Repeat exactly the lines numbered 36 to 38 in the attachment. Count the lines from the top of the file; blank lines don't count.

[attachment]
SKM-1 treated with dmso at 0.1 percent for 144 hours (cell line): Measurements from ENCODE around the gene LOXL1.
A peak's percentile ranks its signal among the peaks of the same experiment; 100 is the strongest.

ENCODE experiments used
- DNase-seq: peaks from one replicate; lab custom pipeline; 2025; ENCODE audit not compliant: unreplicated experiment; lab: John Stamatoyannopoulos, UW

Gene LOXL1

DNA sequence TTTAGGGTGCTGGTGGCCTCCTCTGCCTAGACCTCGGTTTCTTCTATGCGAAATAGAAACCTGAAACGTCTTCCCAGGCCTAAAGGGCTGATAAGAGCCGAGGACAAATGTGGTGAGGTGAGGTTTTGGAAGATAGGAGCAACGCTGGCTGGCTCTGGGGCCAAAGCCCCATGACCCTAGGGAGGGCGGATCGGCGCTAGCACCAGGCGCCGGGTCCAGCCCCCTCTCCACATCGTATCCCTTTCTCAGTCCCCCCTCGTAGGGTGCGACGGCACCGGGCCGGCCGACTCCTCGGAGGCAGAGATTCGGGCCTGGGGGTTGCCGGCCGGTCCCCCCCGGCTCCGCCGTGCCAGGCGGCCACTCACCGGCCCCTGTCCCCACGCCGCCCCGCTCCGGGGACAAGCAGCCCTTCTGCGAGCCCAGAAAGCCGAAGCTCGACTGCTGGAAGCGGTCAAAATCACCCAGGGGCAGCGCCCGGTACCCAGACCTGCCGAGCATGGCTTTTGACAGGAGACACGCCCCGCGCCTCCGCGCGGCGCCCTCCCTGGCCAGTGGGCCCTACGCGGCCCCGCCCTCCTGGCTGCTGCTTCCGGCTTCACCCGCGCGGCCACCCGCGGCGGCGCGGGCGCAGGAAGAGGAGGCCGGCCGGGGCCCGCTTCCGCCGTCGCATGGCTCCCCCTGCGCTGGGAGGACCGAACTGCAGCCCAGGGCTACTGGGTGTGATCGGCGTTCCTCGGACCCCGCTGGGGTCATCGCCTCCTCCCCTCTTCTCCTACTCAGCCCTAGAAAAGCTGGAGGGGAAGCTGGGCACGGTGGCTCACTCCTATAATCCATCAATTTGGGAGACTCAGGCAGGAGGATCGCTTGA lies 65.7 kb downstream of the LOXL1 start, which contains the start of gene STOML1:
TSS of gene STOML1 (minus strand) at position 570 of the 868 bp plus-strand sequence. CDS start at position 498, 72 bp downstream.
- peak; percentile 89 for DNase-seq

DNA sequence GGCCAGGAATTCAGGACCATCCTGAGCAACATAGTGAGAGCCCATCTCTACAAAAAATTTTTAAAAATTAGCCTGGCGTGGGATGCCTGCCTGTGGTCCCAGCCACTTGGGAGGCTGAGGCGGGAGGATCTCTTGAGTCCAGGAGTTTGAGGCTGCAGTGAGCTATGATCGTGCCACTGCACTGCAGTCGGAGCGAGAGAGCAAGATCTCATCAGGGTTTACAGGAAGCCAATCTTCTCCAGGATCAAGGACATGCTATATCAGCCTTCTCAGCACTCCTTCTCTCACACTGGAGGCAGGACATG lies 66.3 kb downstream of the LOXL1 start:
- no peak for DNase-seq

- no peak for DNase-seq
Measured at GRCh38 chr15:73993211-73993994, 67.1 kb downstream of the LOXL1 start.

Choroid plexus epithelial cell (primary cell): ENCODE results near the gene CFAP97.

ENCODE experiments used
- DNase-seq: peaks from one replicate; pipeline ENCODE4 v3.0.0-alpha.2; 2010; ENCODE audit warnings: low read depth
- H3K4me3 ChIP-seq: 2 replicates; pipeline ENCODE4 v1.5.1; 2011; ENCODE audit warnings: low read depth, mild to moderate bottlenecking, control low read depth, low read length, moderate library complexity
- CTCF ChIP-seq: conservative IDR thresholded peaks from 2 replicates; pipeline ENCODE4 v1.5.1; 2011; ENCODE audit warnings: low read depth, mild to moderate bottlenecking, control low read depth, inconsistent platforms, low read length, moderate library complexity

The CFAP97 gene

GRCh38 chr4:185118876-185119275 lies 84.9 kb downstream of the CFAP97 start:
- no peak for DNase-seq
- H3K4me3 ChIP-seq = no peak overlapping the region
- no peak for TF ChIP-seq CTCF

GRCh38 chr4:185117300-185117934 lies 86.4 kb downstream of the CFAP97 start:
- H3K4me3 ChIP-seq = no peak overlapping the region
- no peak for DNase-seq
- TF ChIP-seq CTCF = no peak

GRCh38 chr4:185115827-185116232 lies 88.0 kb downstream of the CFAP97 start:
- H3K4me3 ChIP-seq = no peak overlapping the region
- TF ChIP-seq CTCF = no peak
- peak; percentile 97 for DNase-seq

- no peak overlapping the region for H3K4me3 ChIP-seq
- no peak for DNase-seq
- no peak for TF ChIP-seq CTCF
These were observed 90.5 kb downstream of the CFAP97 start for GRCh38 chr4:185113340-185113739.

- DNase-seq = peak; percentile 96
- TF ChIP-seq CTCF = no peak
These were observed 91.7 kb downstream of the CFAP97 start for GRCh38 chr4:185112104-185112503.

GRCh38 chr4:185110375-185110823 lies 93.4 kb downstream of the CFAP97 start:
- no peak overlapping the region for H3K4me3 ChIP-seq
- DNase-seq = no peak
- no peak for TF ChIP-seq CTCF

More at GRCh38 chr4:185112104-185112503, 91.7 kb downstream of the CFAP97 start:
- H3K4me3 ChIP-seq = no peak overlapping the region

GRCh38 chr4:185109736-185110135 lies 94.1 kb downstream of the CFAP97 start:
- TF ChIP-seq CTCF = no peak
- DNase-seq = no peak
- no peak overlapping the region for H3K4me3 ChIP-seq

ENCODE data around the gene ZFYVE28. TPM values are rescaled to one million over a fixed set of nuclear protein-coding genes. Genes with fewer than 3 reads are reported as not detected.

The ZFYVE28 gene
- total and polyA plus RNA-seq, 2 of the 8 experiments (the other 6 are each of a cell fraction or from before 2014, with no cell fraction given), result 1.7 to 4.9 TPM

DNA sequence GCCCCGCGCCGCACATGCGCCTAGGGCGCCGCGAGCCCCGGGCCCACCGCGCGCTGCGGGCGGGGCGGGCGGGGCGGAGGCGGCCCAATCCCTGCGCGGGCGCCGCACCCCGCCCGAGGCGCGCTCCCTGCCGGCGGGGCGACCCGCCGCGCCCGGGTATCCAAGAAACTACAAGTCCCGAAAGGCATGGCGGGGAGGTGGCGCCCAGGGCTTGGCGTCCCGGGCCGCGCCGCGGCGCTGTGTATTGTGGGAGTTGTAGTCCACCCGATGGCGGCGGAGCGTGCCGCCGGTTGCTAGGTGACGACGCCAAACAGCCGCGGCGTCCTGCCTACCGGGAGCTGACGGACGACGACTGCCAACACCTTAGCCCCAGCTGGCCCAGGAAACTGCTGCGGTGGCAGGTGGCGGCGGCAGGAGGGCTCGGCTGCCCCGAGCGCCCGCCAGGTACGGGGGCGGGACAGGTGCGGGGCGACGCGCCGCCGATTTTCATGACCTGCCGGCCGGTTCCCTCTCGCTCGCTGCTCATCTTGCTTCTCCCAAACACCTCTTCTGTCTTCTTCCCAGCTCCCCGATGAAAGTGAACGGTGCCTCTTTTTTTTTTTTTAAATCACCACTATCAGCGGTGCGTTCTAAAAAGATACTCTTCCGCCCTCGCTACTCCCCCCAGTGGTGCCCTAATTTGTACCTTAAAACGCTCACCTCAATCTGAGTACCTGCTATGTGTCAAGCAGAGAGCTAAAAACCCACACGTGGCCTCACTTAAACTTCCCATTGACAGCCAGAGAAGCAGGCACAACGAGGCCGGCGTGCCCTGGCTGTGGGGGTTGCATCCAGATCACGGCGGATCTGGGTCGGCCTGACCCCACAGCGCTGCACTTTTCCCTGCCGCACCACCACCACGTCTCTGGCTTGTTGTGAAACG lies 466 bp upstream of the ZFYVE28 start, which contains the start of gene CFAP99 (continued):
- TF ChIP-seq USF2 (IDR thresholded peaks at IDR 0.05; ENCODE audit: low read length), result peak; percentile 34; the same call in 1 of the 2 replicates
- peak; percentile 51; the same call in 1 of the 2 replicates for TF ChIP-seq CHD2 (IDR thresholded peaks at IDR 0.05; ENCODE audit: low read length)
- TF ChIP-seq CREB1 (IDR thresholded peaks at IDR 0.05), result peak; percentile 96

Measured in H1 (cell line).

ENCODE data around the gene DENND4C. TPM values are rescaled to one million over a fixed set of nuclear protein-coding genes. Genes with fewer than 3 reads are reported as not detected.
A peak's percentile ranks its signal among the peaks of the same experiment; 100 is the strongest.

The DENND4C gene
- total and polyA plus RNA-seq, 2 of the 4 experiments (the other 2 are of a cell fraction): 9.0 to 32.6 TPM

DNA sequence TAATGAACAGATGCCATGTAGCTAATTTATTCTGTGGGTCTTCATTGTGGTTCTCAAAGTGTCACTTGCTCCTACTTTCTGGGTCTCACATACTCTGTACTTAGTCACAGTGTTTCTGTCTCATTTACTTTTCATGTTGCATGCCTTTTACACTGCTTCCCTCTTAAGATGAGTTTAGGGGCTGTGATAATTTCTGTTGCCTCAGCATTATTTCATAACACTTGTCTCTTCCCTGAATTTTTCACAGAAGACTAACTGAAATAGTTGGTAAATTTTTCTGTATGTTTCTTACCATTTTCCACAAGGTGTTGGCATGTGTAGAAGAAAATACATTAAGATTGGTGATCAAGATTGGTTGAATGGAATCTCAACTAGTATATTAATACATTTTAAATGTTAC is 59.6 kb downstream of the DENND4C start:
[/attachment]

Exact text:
- TF ChIP-seq CTCF = no peak
These were observed 91.7 kb downstream of the CFAP97 start for GRCh38 chr4:185112104-185112503.

GRCh38 chr4:185110375-185110823 lies 93.4 kb downstream of the CFAP97 start: